October 28, 2018 by Bret Kramer (aka WinstonP)
Grave sites should always hold, even if the deceased are long gone and wholly unknown to us, some quiet reverence for those buried. There must be, in any person worthy of that designation, a recognition of the shared humanity the memento mori hopes to evoke, “As we are, so shall ye be”. Today I fear today this virtue has been badly corroded by those who profit from division, rancor, and fear.
After the tragic events in Pittsburgh yesterday, I thought it fitting to look to Newport, Rhode Island’s Colonial Jewish Cemetery (est. 1677) and feature one of the memorials there as a reminder of our shared history.
Rebecca the Wife of
died March 2d 1764,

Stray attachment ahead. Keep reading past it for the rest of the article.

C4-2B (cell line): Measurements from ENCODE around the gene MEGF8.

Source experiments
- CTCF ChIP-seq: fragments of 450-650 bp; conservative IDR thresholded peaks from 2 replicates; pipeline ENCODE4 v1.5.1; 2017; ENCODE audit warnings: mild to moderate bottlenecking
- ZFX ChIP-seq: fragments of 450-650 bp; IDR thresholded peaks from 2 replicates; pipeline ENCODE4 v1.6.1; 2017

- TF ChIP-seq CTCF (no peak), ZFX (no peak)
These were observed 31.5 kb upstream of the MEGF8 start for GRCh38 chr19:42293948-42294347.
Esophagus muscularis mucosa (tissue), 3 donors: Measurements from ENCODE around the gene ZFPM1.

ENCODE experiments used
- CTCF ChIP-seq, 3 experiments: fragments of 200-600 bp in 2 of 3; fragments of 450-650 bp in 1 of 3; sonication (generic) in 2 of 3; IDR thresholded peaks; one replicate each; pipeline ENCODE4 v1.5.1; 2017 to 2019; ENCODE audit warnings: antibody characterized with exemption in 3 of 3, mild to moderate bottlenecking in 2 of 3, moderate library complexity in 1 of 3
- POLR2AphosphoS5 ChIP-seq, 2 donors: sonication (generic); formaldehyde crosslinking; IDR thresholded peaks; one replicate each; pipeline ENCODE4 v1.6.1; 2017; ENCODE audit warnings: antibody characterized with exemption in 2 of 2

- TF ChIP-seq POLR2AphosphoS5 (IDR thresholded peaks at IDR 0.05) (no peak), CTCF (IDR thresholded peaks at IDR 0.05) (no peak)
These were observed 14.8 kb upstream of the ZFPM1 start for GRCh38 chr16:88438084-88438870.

Aged 65 Years
6 Mo & 18 Days
According to the a 1920 article about the Jewish community in Newport, the Hebrew inscription reads:
(I went with the image of a rubbing for clarity; photos of the stone left much to be desired, possibly because the small plot is usually closed to visitors. The stone itself was carved by William Stevens.)
Newport, Rhode Island is home to New England’s oldest synagogue, which is perhaps best known for George Washington’s letter of 1790 to its members, promising that the newly formed United States would guarantee religious liberty for all citizens, saying in part:
All possess alike liberty of conscience and immunities of citizenship… For happily the Government of the United States, which gives to bigotry no sanction, to persecution no assistance, requires only that they who live under its protection should demean themselves as good citizens… May the children of the Stock of Abraham, who dwell in this land, continue to merit and enjoy the good will of the other Inhabitants; while every one shall sit in safety under his own vine and fig-tree, and there shall be none to make him afraid.
My fervent wish is that we do more to honor those words in the future.